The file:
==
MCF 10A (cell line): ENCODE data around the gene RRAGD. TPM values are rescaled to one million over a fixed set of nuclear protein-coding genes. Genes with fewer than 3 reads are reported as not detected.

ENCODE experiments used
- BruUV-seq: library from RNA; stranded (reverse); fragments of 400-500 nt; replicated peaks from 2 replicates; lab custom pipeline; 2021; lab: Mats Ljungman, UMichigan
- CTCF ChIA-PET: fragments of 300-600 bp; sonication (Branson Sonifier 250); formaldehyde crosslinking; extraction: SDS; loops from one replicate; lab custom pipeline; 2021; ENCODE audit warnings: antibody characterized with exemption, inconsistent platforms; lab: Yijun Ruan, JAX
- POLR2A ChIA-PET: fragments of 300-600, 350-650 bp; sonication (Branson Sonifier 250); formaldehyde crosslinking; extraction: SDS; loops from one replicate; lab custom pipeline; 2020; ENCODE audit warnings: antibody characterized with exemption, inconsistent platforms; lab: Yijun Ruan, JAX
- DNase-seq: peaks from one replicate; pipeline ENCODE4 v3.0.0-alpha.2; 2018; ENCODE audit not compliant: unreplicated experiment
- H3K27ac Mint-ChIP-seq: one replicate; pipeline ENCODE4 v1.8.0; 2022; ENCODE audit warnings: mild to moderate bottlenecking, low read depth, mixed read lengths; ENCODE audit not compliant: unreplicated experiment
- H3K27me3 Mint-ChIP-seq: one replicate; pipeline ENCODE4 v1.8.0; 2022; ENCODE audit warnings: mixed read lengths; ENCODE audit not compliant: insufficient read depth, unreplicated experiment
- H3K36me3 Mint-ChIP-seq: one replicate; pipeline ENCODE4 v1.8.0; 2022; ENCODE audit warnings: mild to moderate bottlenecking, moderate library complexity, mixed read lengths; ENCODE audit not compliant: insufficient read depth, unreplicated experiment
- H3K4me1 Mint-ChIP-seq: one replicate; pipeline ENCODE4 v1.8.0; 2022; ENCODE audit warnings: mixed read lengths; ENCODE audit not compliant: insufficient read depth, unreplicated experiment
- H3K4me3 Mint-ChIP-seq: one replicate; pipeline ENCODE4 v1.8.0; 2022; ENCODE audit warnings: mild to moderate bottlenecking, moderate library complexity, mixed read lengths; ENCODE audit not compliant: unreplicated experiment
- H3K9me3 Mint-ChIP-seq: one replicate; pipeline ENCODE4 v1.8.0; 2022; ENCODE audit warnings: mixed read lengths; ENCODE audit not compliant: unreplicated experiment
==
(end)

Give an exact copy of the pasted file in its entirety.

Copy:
MCF 10A (cell line): ENCODE data around the gene RRAGD. TPM values are rescaled to one million over a fixed set of nuclear protein-coding genes. Genes with fewer than 3 reads are reported as not detected.

ENCODE experiments used
- BruUV-seq: library from RNA; stranded (reverse); fragments of 400-500 nt; replicated peaks from 2 replicates; lab custom pipeline; 2021; lab: Mats Ljungman, UMichigan
- CTCF ChIA-PET: fragments of 300-600 bp; sonication (Branson Sonifier 250); formaldehyde crosslinking; extraction: SDS; loops from one replicate; lab custom pipeline; 2021; ENCODE audit warnings: antibody characterized with exemption, inconsistent platforms; lab: Yijun Ruan, JAX
- POLR2A ChIA-PET: fragments of 300-600, 350-650 bp; sonication (Branson Sonifier 250); formaldehyde crosslinking; extraction: SDS; loops from one replicate; lab custom pipeline; 2020; ENCODE audit warnings: antibody characterized with exemption, inconsistent platforms; lab: Yijun Ruan, JAX
- DNase-seq: peaks from one replicate; pipeline ENCODE4 v3.0.0-alpha.2; 2018; ENCODE audit not compliant: unreplicated experiment
- H3K27ac Mint-ChIP-seq: one replicate; pipeline ENCODE4 v1.8.0; 2022; ENCODE audit warnings: mild to moderate bottlenecking, low read depth, mixed read lengths; ENCODE audit not compliant: unreplicated experiment
- H3K27me3 Mint-ChIP-seq: one replicate; pipeline ENCODE4 v1.8.0; 2022; ENCODE audit warnings: mixed read lengths; ENCODE audit not compliant: insufficient read depth, unreplicated experiment
- H3K36me3 Mint-ChIP-seq: one replicate; pipeline ENCODE4 v1.8.0; 2022; ENCODE audit warnings: mild to moderate bottlenecking, moderate library complexity, mixed read lengths; ENCODE audit not compliant: insufficient read depth, unreplicated experiment
- H3K4me1 Mint-ChIP-seq: one replicate; pipeline ENCODE4 v1.8.0; 2022; ENCODE audit warnings: mixed read lengths; ENCODE audit not compliant: insufficient read depth, unreplicated experiment
- H3K4me3 Mint-ChIP-seq: one replicate; pipeline ENCODE4 v1.8.0; 2022; ENCODE audit warnings: mild to moderate bottlenecking, moderate library complexity, mixed read lengths; ENCODE audit not compliant: unreplicated experiment
- H3K9me3 Mint-ChIP-seq: one replicate; pipeline ENCODE4 v1.8.0; 2022; ENCODE audit warnings: mixed read lengths; ENCODE audit not compliant: unreplicated experiment